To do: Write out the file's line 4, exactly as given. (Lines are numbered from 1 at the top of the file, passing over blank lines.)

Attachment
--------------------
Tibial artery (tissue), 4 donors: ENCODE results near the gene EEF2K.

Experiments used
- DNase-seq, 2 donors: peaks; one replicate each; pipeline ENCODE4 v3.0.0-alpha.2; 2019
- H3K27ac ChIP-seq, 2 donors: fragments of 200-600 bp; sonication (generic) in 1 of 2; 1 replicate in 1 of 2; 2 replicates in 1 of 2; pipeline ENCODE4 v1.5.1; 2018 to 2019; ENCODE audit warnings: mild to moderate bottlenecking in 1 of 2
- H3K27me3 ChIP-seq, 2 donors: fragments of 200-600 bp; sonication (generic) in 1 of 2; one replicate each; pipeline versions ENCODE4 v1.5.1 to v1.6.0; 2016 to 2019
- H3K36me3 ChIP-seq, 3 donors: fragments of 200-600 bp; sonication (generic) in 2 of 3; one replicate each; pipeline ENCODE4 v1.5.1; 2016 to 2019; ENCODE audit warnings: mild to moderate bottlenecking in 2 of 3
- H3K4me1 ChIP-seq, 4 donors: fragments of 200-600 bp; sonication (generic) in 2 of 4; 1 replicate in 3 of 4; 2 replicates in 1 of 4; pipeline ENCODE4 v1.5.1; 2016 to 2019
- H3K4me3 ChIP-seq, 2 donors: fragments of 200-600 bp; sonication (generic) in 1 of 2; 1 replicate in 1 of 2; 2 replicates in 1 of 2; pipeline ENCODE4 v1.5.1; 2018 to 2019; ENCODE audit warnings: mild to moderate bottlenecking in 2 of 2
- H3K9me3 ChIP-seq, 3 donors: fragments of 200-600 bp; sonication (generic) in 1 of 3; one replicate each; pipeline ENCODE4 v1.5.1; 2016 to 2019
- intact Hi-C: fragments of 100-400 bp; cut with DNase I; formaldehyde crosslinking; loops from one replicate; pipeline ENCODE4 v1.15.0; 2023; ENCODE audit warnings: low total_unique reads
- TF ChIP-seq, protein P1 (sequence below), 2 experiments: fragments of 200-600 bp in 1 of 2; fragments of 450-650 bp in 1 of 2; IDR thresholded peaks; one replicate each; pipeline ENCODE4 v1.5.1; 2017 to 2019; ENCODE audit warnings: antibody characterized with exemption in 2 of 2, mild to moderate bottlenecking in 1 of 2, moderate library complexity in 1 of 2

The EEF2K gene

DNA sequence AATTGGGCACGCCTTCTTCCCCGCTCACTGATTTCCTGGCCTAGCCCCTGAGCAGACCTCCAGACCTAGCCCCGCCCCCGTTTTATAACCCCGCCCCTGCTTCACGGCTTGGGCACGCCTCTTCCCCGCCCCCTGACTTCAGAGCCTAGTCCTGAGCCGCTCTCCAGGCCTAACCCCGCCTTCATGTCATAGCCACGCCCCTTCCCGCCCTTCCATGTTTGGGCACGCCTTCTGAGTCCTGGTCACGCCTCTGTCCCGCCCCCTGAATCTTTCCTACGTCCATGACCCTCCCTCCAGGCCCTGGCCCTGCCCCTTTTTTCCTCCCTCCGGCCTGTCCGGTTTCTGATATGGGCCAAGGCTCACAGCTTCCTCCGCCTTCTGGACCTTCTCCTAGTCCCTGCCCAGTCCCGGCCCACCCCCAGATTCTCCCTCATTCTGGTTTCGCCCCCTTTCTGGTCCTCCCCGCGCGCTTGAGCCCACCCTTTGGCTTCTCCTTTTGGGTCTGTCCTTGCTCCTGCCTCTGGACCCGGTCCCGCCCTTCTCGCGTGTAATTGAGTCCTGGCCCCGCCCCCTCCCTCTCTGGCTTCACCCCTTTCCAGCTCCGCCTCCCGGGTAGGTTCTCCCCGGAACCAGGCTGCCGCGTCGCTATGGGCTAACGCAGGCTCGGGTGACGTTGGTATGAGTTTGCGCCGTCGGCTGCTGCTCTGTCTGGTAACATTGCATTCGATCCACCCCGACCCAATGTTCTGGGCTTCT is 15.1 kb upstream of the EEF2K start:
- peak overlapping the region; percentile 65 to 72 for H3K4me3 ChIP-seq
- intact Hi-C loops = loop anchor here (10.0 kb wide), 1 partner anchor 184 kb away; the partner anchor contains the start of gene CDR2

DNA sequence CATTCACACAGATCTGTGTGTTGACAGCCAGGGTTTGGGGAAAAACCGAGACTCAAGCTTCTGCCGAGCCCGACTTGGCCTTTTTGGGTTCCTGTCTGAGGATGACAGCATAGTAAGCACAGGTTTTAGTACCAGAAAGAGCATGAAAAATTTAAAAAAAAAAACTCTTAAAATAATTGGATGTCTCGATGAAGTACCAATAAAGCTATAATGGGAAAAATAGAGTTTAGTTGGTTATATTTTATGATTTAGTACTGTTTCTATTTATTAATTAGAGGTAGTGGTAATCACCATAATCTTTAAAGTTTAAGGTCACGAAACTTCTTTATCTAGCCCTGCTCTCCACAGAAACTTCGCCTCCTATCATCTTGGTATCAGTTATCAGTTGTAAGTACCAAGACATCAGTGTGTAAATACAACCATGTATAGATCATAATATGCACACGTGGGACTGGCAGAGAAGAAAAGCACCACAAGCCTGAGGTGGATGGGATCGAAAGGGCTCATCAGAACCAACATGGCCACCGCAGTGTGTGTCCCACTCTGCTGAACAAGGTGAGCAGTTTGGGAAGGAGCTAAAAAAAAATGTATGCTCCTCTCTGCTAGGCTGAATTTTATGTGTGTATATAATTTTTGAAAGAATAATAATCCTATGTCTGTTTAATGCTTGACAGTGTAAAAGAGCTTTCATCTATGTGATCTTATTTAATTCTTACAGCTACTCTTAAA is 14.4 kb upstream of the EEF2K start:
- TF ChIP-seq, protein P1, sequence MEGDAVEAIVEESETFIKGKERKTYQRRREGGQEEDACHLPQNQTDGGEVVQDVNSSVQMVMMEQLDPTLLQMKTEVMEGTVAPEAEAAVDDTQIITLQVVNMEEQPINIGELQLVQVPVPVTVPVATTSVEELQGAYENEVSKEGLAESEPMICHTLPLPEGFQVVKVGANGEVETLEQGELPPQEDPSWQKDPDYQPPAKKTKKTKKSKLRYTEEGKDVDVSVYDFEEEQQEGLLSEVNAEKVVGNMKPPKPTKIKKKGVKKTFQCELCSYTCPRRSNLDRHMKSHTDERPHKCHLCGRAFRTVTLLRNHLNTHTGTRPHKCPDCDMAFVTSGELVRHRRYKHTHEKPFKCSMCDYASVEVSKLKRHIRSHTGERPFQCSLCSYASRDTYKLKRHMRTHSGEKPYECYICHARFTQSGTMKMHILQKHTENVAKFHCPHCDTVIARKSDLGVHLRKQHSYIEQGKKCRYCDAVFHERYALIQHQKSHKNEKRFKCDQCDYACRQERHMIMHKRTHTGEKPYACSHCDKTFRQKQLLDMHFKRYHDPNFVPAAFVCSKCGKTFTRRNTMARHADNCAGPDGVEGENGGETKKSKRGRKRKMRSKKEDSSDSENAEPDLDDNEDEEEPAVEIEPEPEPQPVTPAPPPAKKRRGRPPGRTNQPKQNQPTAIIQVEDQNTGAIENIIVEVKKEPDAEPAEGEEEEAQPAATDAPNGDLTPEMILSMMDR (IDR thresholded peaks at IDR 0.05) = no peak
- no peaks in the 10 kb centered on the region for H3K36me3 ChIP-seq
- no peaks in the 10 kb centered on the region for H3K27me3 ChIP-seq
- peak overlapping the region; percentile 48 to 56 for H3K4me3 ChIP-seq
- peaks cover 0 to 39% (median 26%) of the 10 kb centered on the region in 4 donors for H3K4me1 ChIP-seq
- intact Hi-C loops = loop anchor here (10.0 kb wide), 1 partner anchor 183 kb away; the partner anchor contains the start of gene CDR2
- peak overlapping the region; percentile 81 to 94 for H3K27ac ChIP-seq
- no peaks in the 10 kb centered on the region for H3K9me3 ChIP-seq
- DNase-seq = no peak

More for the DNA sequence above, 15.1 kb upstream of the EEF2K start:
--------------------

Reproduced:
- H3K27ac ChIP-seq, 2 donors: fragments of 200-600 bp; sonication (generic) in 1 of 2; 1 replicate in 1 of 2; 2 replicates in 1 of 2; pipeline ENCODE4 v1.5.1; 2018 to 2019; ENCODE audit warnings: mild to moderate bottlenecking in 1 of 2